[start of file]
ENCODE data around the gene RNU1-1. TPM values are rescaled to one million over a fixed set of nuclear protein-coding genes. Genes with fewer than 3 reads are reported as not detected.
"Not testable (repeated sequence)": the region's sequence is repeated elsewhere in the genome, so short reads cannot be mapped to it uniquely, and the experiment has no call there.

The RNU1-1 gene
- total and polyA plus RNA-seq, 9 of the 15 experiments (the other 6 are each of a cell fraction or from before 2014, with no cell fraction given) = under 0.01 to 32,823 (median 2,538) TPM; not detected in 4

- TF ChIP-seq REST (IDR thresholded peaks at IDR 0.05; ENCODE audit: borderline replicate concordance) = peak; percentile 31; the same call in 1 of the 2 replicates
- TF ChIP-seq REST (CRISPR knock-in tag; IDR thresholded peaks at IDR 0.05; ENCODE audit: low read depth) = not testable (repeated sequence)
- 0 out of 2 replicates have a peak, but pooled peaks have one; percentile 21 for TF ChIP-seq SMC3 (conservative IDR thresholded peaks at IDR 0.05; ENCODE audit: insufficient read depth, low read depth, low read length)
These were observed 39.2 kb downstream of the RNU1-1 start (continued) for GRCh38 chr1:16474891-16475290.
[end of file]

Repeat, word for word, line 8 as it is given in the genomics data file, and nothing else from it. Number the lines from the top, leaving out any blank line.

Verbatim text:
These were observed 39.2 kb downstream of the RNU1-1 start (continued) for GRCh38 chr1:16474891-16475290.